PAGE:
Bigger isn’t always better, as all jewelry lovers know. As a matter of fact, sometimes, as in the world of data storage, smaller can open up all kinds of possibilities. However, big steps are being made in other areas as well this month.
2-Nanometer Chip from IBM Could Be the Next Big (or Small?) Thing
Remember when the newest technology could fit on the head of a pin? This was a huge step up (or down?) from the first IBM computers that filled an entire room. But the question of precision always seemed to overshadow size. IBM has now taken a bigger (or smaller?) step in the world of microchips by creating a 2 nanometer chip that guarantees 45% higher performance. Why such a big deal about such a small piece? A smaller, more efficient chip will extend battery life and reduce energy consumption. IBM assures the world this could start a (small) tech revolution.
Underwater Drone to Start Exploration in Italy
It’s time to break down your idea of a drone that flies. The next wave of environmental exploration takes place underwater, and yes, it involves swimming drones. Italian professor, Gerardo Pappone, developed an underwater drone called the OR2 that uses georeferencing of 3-D projections to analyze the seabed in the Sea of Naples. Use of this data will help researchers to study Roman areas from 22-24 centuries ago that have not been previously studied. The OR2 is able to dive to a depth of 10-15 meters, but advancement in underwater drones could eventually lead to studying even greater depths.
Prior to 2015 there were only 17 U.S. patent applications filed with the terms “underwater” and “drone” in the Title, Abstract or Claims. Since then there has been much more activity (48 filings) as shown in this IPVision Patent Citation Interconnection Map.
Patent Trolls Out of Luck in Germany
Internet trolls are annoying. Patent trolls are annoying and expensive. Patent trolls are “non-practicing entities” who sue companies for alleged patent infringement. Although these trolls can be found around the world, many have sued in Germany because specialized German patent courts work notoriously fast and it was possible to obtain an injunction against product sales pending the outcome of the litigation. Germany just put its foot down. Newly enacted legislation in that country will require courts to decide whether an injunction on sales would cause “undue hardship” to the alleged infringer or any third party. If so, the alleged infringer can continue to sell products but would be liable if it is finally determined that the product infringed.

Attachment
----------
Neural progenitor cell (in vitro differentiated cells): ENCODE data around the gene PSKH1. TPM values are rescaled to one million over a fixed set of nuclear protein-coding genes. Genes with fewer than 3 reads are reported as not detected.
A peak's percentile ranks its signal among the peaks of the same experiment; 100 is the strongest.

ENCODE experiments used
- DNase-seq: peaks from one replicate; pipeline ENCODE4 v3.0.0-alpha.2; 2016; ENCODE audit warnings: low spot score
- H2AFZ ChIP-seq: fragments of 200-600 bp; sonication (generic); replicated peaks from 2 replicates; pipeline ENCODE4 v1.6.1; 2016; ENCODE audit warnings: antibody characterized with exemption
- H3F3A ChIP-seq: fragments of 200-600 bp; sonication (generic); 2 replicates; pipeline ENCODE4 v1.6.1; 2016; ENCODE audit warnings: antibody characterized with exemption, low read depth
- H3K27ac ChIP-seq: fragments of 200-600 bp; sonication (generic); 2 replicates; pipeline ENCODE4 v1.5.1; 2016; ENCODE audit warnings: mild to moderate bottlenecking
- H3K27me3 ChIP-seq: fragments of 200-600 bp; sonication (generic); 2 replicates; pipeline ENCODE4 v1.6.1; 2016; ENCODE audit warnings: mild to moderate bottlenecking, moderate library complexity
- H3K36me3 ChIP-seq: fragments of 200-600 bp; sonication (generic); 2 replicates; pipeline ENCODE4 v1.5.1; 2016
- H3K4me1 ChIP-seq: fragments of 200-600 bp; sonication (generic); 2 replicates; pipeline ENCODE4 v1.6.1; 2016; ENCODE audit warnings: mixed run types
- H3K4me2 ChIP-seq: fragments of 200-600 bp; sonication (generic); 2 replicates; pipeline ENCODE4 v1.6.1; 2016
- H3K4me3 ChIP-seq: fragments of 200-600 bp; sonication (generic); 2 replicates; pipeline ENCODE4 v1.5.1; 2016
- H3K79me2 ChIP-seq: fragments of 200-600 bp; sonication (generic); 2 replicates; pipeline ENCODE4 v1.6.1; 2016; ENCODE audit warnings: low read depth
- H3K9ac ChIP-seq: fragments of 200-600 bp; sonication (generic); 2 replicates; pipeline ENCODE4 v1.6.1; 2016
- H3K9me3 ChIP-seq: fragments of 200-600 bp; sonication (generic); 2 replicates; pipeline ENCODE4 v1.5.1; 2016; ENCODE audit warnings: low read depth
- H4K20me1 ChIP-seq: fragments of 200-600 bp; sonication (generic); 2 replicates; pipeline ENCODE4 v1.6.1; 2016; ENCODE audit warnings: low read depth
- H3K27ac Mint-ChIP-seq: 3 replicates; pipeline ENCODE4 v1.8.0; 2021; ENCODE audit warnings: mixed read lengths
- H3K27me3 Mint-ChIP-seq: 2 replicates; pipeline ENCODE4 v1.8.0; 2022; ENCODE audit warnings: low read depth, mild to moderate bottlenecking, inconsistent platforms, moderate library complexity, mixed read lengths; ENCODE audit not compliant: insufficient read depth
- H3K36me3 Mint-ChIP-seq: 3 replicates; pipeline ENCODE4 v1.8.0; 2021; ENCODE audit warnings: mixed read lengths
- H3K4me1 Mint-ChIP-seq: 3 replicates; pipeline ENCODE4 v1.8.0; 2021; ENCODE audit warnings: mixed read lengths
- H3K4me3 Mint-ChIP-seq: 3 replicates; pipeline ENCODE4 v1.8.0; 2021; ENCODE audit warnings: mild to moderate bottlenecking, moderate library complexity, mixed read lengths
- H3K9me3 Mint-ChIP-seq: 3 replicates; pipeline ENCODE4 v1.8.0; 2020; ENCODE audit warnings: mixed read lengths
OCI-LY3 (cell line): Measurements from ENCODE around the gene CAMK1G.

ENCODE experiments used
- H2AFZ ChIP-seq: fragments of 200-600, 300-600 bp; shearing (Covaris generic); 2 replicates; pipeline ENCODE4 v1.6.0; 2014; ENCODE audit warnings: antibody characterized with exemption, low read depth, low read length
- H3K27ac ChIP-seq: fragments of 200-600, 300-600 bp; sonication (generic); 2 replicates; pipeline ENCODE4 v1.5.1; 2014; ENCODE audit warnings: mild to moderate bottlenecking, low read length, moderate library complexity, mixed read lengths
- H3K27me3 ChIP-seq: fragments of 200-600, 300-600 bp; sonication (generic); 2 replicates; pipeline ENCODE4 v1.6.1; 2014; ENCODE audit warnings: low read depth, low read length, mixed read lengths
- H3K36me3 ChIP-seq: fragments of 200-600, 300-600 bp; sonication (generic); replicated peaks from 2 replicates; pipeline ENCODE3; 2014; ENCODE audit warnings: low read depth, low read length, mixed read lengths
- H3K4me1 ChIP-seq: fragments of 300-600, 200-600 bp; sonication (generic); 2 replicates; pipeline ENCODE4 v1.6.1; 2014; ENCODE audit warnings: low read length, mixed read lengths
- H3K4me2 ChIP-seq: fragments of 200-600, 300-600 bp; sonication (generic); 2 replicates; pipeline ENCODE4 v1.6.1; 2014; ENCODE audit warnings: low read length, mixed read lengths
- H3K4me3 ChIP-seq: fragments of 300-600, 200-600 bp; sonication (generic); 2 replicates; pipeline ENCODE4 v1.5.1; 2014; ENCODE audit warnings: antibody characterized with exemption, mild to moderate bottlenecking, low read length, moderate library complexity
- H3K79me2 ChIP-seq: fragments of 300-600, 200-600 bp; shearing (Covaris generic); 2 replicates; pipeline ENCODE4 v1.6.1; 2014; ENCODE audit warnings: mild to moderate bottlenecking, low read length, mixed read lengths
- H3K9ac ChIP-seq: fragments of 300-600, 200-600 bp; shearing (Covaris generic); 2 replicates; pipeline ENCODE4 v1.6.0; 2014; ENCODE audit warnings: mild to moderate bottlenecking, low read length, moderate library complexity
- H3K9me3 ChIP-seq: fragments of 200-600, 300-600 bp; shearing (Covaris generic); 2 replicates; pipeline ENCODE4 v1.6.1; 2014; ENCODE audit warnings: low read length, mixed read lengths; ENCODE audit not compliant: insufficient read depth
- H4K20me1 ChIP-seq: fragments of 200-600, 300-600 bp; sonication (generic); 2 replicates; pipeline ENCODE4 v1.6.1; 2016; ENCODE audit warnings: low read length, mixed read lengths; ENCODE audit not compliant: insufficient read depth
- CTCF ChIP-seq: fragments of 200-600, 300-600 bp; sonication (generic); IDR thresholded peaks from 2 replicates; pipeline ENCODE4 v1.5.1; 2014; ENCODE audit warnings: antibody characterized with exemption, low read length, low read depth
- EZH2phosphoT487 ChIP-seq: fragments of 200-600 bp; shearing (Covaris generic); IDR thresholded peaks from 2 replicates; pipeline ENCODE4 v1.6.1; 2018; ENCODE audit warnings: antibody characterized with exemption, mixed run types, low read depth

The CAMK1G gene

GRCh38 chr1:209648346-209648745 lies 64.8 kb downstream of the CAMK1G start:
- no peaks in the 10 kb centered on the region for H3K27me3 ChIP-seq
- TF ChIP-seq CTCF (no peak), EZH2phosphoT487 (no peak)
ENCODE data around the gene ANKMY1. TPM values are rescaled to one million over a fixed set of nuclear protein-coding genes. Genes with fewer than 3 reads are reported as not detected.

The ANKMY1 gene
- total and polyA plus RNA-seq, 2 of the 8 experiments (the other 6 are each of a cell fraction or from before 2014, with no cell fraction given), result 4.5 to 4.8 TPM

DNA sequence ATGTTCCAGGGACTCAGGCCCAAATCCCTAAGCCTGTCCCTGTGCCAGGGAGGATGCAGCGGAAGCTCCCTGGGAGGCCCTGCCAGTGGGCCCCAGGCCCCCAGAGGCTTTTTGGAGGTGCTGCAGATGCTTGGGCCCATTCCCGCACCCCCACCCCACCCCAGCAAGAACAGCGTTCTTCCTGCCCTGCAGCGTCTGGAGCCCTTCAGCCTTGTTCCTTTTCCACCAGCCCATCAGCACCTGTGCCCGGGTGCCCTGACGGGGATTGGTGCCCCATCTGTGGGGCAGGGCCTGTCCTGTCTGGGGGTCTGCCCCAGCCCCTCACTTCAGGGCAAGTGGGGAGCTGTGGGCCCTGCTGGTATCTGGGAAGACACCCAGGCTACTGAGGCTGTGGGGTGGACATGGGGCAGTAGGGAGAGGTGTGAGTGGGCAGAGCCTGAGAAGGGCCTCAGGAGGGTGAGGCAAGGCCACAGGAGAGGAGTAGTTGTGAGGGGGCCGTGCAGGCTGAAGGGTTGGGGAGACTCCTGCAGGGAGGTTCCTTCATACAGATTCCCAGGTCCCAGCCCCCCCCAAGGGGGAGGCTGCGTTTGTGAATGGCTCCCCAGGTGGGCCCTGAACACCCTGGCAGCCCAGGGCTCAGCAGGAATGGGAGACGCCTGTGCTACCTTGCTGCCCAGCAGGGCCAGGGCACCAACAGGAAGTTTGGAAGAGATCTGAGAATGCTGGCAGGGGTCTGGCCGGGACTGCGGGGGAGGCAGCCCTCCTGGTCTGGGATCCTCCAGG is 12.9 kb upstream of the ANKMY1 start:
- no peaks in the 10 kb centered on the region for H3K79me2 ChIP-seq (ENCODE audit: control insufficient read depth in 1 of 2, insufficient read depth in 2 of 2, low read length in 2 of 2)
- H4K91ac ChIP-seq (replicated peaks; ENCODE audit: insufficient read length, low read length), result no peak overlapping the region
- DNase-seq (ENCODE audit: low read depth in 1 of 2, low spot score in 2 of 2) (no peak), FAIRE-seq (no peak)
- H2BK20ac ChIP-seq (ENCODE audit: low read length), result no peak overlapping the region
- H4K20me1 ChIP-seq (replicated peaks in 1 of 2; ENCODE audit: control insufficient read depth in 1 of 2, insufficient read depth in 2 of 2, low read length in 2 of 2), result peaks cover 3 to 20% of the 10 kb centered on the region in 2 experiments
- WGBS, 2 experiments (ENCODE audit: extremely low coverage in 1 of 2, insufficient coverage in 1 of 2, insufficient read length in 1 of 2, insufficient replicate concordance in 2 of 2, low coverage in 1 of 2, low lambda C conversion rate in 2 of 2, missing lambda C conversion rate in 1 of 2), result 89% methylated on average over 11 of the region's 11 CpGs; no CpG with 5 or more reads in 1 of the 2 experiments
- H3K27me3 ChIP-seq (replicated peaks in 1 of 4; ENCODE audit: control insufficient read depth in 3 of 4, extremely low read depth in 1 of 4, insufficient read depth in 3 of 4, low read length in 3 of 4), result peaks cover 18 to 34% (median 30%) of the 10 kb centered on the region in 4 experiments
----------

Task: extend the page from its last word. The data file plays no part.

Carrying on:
Xiaomi Patents Give a Hint About Next Smartphone
Chinese tech giant, Xiaomi, just filed for three new smartphone design patents. However, the new designs aren’t exactly breaking down schemas. Using the Samsung Galaxy S21 as a baseline, Xiaomi’s model uses a similar camera series that protrudes from the top and encases four rear sensors. The other two designs also play on the updated camera elements with the possibility of a periscoping flash and/or additional snappers and sensors. At this time, it’s unclear which design – or combination of designs – Xiaomi will be moving toward in their next phone.
Xiaomi has 185 obtained U.S. patents or published U.S. patent applications in the past 10 years that contain the word “camera” in the Title, Abstract or Claims. This is an IPVision Forward Landscape Patent Map showing these patent properties and the 100 U.S. patents that cite them.
Not every new patent is something that fits on the head of pin or travels where no drone has gone before. Whatever your IP is, you have recognized a need for it in the world. Let IP Vision help guide you through the next steps to bring it to light.